like shonda rhimes who said, hell no. let me take off my earrings somebody hold my purse. there was also some alternative headlines proposed headlines like headline tv protagonists to now reflect actual demographics of audiences, but whew, we still got movies y'all, joining me janet mock msnbc contributor and host of so popular on shift by msnbc, mychal denzel smith and jay kicho who is co-founder of ascentic. all right. what was "deadline" thinking? >> who knows. even the headline alone, ethnic casting, that term -- >> i love it. >> you've got to cringe at it. i've got to cringe. but the real issue here is that you know, people might actually
be listening to this. hollywood executives might be reading that "deadline" piece and say you know what they're right. we've got to stop this ethnic casting before it gets out of hand and these poor white people are out of work. >> here's one thing that maybe is happening, maybe is happening that might be interesting and that is this idea of a difference between -- and whether or not there's a meaningful distinction between roles that anyone can sort of -- versus writing for telling a story. so think with "blackish" and "fresh off the boat," they are telling stories of communities versus i'm thinking bringing a certain flavor through your own identity. >> everybody talks about color blind casting which i don't quite believe in and i think right now there seems to be an effort to really cast people and create roles for people of color. i don't believe that originality
is something they are awarded with. i think they see "empire" is successful so the key there is let's put people of color there. people of color alone is not good enough. we also have to have good content. >> or the aleastat least compelling. i don't know if "empire" is good, but it is compelling. i love it. i watch -- i watch it like it is my religious responsibility to do so. i mean i'm -- it's -- you know it's compelling. and i guess that's part of the question is whether or not -- and this is i guess, my one concern around it. is it compelling in part for audiences not just because of wanting to see ourselves reflected in some way but because there's always that desire to consume black and brown and ethnic bodies in a way that can be troubling, right. oh let me go understand those people by watching a tv show. >> which is not going to happen. >> huh-uh. >> but at the same time i mean i think kevin has mentioned it in
his article for "the daily beast" that it's not really about who or like -- it's on television. it's not the fact that it's on television, at the end of the day not all black people are a record executive or drug kingpin. >> what? >> there's different things out there for different people. not all asian americans are restaurant owners or karate masters. so when it becomes -- when there's diversity to different faces and when different -- different elements of the ethnic communities are portrayed, it becomes something that is obvious. once it becomes obvious, you know, as you mentioned in the article, it creates a nuance that you know you could actually have real intelligent discussions about race without having preconceived notions about things. >> but i think this also speaks to why there's a sort of backlash because what's happening is not just the opening up of roles for people of color on tv it's more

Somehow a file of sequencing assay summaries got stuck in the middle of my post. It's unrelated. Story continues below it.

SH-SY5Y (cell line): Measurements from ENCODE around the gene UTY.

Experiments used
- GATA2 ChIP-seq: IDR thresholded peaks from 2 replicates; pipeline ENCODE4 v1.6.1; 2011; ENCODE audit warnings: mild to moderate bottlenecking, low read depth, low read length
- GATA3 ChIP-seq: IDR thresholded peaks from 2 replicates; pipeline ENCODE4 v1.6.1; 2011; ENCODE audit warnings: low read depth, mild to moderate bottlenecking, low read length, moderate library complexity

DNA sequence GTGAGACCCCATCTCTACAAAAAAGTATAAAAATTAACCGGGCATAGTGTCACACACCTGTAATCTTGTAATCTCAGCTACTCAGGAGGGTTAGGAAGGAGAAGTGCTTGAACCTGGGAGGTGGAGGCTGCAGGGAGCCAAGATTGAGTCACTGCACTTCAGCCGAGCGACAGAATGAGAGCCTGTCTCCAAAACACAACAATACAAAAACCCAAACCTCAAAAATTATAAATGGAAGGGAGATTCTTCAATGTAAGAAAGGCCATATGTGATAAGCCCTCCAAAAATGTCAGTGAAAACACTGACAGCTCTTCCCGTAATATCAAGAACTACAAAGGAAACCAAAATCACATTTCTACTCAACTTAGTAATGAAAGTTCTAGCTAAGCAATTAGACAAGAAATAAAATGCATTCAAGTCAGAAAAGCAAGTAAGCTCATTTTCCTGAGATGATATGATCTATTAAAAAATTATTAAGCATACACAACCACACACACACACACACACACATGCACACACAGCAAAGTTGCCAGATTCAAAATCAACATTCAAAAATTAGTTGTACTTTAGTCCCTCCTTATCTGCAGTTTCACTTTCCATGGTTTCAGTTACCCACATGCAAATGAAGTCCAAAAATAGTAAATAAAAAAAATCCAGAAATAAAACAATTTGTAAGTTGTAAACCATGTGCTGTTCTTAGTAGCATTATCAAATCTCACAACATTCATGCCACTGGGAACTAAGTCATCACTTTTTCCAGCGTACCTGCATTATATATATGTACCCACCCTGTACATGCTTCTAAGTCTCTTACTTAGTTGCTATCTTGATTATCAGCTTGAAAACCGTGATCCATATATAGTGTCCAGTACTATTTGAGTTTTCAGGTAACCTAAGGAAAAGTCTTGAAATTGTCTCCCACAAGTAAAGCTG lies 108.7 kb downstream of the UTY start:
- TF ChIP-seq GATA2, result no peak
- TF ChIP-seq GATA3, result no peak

complex roles, more compelling roles, more new aungsed roles and things you're not used to see them in. and particularly the black women, so you have this new exercising of this new like humanity in these roles, and people are like wait wait i'm freaking out because doesn't follow the script that i'm used to. >> you went a slightly different place than i expected. given what we had just been talking about of the idea of this millennial let's just have different faces at the table versus trying to undo the nature of privilege, victoria role wrote a piece in response, as many people did to the "deadline" piece where she tries to think about the structural inequities. it's not just having different faces, he was one of the first faces on daytime tv for example, but rather maybe the concern here is the ways in which the benefits the profits,
the decision-making around what we see also becomes available for people of color. shonda isn't on tv she is making tv. >> but we only have shonda in that respect or tyler perry. so if we want to talk like who's in the writers' rooms, who's writing these shows, who's green lighting these shows. it's not necessarily a reflection of a shift in power, it's a reflection of a shift in representation. but we saw an explosion in kind of the '90s like after the -- after the success of "the cosby show" you have the explosion of black people on tv and then that disappears. >> and obviously it was a step right, but as she has mentioned earlier, but end of the day it's business, it's about making money. obviously, "empire" and any of these shows coming up with black casts is making money so record executives are like yo this makes sense. same with "fresh off the boat." we were talking about it earlier. if asian americans didn't have a